Damien Chazelle's “La La Land”, described as a tribute to the Golden Age of American musicals, reunites the stars, who appeared together in the 2011 romcom “Crazy, Stupid, Love” — but with oodles of singing this time.
This world premier of the tale about a struggling jazz pianist and his actress girlfriend is the first of 20 films in competition at the 73rd edition of the world's oldest film festival, which runs from August 31st to September 10th.
The festival's artistic director Alberto Barbera described the flick by the director of Academy Award-nominated “Whiplash” (2014) as a movie “that does not merely reinvent the musical genre, it gives it a brand new start”.
This year's line-up on the glamorous Italian island is notable not only for its A-list headliners, from Denzel Washington to Michael Fassbender, but also for the profusion of genre movies, he said.
Dystopian love stories, period dramas, adventure epics, revised Westernsand sci-fi thrillers are all showing at the Lido extravaganza, where Hollywood's creme de la creme rock up in water taxis to dazzle on the red carpet.
Virtual reality religion
And Venice will be the first festival to host a special virtual reality viewing salon. A 40-minute preview of “Jesus VR” will see viewers “experience” the birth of Christ in the first virtual reality feature-length film ever made.
The beach-side festival has restored its reputation as an awards-season platform by producing the last two Best Picture Oscars, “Spotlight” and “Birdman”, in a challenge to the mammoth Toronto film festival.
All eyes will be on the jury, lead by British film director Sam Mendes, for hints as to the next Oscar favourite.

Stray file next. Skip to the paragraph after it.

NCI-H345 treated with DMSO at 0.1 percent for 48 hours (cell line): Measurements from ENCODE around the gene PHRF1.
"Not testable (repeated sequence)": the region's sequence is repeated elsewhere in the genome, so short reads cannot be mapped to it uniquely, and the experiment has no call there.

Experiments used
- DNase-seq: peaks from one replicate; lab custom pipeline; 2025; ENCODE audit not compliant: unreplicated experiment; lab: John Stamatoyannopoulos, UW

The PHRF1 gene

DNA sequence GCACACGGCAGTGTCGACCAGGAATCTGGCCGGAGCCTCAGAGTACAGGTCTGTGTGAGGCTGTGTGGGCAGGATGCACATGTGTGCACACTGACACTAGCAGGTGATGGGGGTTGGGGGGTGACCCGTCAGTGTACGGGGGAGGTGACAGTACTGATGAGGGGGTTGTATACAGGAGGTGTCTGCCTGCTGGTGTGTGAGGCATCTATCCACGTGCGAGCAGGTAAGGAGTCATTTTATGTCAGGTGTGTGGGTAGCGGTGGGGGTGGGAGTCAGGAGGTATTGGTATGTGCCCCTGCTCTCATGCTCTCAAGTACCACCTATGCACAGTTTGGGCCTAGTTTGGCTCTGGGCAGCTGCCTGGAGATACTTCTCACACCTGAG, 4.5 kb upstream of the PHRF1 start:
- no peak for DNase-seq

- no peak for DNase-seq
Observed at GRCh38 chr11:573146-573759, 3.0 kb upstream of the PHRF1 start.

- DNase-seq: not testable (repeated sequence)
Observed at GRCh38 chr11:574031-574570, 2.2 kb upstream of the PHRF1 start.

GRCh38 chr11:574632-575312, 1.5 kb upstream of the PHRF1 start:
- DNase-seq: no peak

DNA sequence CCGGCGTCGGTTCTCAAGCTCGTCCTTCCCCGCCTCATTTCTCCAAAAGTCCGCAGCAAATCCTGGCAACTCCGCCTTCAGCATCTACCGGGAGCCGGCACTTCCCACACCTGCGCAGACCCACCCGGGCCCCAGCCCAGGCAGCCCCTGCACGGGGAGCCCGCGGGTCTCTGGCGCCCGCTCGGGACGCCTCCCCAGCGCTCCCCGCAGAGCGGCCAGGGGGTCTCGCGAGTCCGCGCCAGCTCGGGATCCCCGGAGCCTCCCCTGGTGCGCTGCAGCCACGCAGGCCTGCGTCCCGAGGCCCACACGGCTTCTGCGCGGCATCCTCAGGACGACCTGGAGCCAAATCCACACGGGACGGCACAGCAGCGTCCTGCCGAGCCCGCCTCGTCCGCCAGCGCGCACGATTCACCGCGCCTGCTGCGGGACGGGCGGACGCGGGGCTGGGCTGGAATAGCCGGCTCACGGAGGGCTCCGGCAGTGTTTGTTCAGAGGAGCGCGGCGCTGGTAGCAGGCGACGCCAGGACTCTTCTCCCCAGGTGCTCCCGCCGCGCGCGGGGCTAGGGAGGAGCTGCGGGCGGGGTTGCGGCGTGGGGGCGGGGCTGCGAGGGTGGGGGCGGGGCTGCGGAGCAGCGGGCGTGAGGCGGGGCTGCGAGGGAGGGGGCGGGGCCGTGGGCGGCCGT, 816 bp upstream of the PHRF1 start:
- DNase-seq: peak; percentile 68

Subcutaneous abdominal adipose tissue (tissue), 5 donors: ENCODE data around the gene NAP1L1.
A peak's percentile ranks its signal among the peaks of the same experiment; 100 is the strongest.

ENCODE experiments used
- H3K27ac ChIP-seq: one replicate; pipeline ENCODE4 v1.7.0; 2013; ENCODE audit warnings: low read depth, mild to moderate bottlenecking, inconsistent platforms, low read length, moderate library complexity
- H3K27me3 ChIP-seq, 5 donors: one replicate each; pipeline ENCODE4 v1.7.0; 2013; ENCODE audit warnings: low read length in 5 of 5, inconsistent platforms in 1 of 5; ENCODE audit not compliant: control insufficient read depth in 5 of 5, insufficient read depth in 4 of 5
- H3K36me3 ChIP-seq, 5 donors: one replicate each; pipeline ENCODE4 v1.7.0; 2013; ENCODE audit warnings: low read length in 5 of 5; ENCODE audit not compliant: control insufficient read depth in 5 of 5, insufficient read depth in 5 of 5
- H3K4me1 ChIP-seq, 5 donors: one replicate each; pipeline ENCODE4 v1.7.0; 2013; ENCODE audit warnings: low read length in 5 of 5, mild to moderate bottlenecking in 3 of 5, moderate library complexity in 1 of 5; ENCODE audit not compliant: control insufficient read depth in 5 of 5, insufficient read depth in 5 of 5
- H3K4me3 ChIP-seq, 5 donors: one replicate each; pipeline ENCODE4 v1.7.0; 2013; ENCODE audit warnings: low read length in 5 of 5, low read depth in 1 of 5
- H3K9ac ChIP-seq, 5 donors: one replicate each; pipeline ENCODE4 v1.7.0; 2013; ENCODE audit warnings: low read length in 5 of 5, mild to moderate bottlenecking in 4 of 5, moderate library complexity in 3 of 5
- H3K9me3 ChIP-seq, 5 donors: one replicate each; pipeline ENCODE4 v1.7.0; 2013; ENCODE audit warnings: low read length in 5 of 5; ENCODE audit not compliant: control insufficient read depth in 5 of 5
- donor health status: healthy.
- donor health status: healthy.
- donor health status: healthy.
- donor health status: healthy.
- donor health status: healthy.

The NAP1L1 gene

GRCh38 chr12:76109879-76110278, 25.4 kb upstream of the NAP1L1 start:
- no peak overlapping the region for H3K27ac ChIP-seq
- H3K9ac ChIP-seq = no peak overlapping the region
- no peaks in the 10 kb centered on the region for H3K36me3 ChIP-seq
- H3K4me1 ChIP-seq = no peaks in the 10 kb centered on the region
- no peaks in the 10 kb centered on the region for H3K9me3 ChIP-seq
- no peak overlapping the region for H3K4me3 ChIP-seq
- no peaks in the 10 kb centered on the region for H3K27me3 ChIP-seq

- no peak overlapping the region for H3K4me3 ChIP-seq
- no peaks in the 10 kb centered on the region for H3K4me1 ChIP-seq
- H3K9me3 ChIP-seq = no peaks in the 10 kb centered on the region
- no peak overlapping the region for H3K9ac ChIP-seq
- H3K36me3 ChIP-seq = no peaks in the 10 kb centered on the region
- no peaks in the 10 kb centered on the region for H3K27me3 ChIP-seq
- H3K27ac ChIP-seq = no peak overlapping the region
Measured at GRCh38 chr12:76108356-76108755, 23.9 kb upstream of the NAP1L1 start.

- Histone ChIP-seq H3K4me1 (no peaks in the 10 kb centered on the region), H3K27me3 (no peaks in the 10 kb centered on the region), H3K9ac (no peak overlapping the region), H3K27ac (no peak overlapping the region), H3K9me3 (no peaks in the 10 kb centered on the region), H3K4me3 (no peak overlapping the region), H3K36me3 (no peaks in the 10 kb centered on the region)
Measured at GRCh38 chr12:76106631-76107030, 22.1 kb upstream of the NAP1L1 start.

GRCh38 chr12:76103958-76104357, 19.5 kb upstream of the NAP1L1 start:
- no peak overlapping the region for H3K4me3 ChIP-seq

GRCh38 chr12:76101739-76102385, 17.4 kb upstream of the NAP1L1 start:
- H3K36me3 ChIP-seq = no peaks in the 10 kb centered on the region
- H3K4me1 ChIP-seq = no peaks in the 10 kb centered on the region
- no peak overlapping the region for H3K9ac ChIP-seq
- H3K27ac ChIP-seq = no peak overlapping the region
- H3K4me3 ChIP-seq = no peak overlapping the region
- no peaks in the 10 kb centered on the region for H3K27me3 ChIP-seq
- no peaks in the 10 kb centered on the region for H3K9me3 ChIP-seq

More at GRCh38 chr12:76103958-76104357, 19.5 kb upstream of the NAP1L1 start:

Security is high at the venue, with road blocks and bag checks after the summer's jihadist attacks in Europe.
While champagne corks were popped and canapes scoffed at luxury Venice hotels on the eve of the festival, the gala dinner on the opening night was cancelled as a mark of respect following a deadly earthquake in Italy.
Films battling for the Lion include Iranian-American Ana Lily Amirpour's “The Bad Patch”, set in a Texas wasteland and starring Keanu Reeves and Jim Carrey, as well as Derek Cianfrance's romantic period drama “The Light Between Oceans”, featuring real-life couple Fassbender and Alicia Vikander.
The pair, who famously met and fell in love on the set of the World War I period drama, play a lighthouse keeper and his wife who have problems conceiving but take in a baby girl washed up ashore in a boat.
Among the most anticipated premieres is legendary director Terrence Malick's 3D documentary about the birth and death of the universe. “Voyage of Time”, a project 40 years in the making, is narrated by Cate Blanchett.
Mel Gibson will be making his directorial comeback after a 10-year break with “Hacksaw Ridge” about a World War II army medic who was the only conscientious objector ever to win the Congressional Medal of Honor.
Former creative director at Gucci, Tom Ford, who wowed critics and the public alike with his directorial debut “A Single Man” in 2009, is back with “Nocturnal Animals”, starring Jake Gyllenhaal.
And there is already a buzz about the out-of-competition offering “The Young Pope”, a 10-part series by HBO telling the life of fictional Pius XIII, with a cigarette-smoking Jude Law as the first American pontiff in history.